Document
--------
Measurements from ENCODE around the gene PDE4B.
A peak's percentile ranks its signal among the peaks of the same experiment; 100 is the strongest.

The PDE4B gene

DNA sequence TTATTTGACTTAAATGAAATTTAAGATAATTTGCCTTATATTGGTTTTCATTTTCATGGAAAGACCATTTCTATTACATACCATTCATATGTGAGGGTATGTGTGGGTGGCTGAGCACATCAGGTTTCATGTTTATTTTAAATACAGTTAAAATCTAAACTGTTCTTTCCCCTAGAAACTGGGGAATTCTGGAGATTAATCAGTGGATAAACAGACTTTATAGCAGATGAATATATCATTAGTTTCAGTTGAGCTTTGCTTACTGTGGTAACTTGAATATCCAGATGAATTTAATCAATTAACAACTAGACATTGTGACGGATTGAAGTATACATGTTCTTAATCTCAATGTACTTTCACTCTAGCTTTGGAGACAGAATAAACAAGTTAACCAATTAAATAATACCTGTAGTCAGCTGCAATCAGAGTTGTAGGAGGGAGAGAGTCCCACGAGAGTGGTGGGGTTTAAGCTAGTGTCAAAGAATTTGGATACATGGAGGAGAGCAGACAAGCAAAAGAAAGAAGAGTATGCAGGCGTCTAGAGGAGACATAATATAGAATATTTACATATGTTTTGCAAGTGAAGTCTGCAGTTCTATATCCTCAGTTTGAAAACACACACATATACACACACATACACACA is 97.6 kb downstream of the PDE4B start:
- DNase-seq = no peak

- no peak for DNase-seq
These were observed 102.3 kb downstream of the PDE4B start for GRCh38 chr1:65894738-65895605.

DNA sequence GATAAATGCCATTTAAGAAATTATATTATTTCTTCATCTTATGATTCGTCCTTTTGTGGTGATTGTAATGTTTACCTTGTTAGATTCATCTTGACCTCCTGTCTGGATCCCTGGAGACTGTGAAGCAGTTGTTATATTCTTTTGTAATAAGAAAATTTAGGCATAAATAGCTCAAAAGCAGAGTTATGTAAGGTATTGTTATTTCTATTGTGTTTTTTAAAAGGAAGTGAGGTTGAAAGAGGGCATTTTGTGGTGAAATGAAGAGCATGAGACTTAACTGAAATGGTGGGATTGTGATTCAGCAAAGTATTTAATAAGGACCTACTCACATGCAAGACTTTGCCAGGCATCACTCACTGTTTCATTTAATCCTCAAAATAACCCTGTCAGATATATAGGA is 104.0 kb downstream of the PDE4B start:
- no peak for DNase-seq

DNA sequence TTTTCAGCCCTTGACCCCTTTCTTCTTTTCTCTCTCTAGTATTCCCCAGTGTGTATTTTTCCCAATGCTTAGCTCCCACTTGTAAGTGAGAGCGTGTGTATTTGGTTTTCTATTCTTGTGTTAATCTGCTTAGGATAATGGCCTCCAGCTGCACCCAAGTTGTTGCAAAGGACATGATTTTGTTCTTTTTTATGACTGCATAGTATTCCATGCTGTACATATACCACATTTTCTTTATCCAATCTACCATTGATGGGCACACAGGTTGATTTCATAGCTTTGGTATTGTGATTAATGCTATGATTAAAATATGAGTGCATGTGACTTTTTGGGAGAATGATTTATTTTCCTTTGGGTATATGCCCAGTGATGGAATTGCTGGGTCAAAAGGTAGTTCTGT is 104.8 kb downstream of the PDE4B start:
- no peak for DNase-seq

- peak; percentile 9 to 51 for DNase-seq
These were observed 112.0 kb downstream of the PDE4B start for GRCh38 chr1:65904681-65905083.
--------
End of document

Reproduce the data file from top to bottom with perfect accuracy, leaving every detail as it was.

Measurements from ENCODE around the gene PDE4B.
A peak's percentile ranks its signal among the peaks of the same experiment; 100 is the strongest.

The PDE4B gene

DNA sequence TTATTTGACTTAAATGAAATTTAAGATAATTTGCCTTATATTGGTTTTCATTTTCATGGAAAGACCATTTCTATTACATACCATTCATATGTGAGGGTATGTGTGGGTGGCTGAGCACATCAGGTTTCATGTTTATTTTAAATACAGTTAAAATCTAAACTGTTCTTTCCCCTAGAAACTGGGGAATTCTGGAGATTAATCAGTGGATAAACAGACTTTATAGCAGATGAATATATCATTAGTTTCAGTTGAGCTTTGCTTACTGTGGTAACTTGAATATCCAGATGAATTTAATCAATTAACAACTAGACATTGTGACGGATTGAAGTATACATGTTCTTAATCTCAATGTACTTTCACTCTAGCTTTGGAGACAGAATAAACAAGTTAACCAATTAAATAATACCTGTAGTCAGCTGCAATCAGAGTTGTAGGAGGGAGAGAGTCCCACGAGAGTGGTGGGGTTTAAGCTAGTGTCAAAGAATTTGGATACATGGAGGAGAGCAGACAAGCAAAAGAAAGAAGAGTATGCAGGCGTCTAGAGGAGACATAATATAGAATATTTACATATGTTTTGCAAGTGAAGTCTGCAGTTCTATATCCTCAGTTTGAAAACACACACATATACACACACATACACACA is 97.6 kb downstream of the PDE4B start:
- DNase-seq = no peak

- no peak for DNase-seq
These were observed 102.3 kb downstream of the PDE4B start for GRCh38 chr1:65894738-65895605.

DNA sequence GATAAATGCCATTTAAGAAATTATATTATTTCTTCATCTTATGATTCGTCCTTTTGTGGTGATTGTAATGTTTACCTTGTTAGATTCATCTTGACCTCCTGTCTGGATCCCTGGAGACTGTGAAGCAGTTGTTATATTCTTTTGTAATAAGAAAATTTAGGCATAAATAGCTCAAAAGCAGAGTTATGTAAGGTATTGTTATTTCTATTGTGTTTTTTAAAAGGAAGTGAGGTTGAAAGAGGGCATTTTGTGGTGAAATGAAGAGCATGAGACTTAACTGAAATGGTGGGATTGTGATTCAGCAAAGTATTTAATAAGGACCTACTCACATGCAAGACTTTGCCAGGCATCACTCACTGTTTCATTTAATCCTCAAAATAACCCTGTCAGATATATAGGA is 104.0 kb downstream of the PDE4B start:
- no peak for DNase-seq

DNA sequence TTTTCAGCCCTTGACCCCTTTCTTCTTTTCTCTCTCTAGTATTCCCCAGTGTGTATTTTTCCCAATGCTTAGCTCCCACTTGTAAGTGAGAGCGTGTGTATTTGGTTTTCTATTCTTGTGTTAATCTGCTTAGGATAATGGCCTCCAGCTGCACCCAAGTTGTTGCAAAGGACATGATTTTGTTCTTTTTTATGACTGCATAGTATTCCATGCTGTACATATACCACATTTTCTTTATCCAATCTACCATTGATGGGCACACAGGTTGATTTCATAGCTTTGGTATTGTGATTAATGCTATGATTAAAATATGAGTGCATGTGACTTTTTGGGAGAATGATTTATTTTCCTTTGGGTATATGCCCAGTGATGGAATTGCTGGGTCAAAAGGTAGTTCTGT is 104.8 kb downstream of the PDE4B start:
- no peak for DNase-seq

- peak; percentile 9 to 51 for DNase-seq
These were observed 112.0 kb downstream of the PDE4B start for GRCh38 chr1:65904681-65905083.